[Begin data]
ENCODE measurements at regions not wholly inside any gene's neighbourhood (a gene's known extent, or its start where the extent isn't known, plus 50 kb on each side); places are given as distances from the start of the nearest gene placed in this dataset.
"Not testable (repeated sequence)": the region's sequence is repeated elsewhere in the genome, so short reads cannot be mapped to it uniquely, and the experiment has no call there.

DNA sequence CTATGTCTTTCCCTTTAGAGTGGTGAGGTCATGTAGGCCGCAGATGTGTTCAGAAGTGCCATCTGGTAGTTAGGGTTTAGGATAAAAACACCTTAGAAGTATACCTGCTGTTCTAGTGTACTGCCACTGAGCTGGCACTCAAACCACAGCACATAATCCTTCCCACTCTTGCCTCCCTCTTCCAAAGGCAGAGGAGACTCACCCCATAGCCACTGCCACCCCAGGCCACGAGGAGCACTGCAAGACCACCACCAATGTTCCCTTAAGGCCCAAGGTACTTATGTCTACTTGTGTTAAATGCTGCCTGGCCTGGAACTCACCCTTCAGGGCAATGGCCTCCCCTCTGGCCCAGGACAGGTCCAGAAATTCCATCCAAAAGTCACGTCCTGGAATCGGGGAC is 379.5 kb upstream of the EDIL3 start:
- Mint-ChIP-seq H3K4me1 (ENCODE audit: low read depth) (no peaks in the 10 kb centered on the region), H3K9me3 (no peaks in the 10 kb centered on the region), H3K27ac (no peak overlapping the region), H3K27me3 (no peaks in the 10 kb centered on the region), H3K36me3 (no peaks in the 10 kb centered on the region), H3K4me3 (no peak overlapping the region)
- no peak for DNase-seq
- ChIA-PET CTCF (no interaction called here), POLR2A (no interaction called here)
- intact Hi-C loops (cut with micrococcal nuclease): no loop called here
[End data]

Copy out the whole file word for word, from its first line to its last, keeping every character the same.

ENCODE measurements at regions not wholly inside any gene's neighbourhood (a gene's known extent, or its start where the extent isn't known, plus 50 kb on each side); places are given as distances from the start of the nearest gene placed in this dataset.
"Not testable (repeated sequence)": the region's sequence is repeated elsewhere in the genome, so short reads cannot be mapped to it uniquely, and the experiment has no call there.

DNA sequence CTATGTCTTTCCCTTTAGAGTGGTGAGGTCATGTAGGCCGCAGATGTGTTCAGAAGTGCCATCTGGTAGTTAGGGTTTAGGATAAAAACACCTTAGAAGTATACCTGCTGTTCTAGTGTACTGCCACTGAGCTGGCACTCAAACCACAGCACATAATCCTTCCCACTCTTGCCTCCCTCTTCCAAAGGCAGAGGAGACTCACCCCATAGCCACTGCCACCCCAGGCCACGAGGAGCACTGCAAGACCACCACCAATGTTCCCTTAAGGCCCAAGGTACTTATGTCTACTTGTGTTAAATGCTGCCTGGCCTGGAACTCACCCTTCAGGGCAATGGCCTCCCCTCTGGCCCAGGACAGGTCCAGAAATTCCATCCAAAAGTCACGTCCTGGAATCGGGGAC is 379.5 kb upstream of the EDIL3 start:
- Mint-ChIP-seq H3K4me1 (ENCODE audit: low read depth) (no peaks in the 10 kb centered on the region), H3K9me3 (no peaks in the 10 kb centered on the region), H3K27ac (no peak overlapping the region), H3K27me3 (no peaks in the 10 kb centered on the region), H3K36me3 (no peaks in the 10 kb centered on the region), H3K4me3 (no peak overlapping the region)
- no peak for DNase-seq
- ChIA-PET CTCF (no interaction called here), POLR2A (no interaction called here)
- intact Hi-C loops (cut with micrococcal nuclease): no loop called here